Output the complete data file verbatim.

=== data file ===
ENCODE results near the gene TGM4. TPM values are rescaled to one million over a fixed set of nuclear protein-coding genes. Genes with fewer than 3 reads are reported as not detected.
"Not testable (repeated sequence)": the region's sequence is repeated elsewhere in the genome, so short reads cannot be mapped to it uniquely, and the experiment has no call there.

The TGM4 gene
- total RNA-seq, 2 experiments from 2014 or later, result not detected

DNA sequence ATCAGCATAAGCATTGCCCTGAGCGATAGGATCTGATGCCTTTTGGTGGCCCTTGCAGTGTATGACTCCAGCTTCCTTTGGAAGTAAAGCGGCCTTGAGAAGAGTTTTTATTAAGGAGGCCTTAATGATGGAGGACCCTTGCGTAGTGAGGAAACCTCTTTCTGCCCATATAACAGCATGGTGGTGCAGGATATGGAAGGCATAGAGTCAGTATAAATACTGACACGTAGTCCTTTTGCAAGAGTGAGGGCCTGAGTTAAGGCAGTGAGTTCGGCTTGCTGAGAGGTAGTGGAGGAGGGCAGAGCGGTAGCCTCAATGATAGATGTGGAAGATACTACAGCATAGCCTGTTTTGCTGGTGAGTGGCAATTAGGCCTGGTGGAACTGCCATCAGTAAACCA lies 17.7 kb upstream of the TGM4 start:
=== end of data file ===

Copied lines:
ENCODE results near the gene TGM4. TPM values are rescaled to one million over a fixed set of nuclear protein-coding genes. Genes with fewer than 3 reads are reported as not detected.
"Not testable (repeated sequence)": the region's sequence is repeated elsewhere in the genome, so short reads cannot be mapped to it uniquely, and the experiment has no call there.

The TGM4 gene
- total RNA-seq, 2 experiments from 2014 or later, result not detected

DNA sequence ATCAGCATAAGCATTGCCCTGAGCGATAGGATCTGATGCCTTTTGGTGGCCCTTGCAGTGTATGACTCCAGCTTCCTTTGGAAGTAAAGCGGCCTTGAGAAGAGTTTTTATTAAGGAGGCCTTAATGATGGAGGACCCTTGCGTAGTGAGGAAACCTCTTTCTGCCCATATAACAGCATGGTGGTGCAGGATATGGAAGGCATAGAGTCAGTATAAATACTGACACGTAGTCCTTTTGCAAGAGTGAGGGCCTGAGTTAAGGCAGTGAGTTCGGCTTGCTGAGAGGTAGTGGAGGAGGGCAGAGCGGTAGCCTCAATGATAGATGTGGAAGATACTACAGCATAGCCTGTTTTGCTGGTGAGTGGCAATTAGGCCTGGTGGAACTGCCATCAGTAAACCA lies 17.7 kb upstream of the TGM4 start: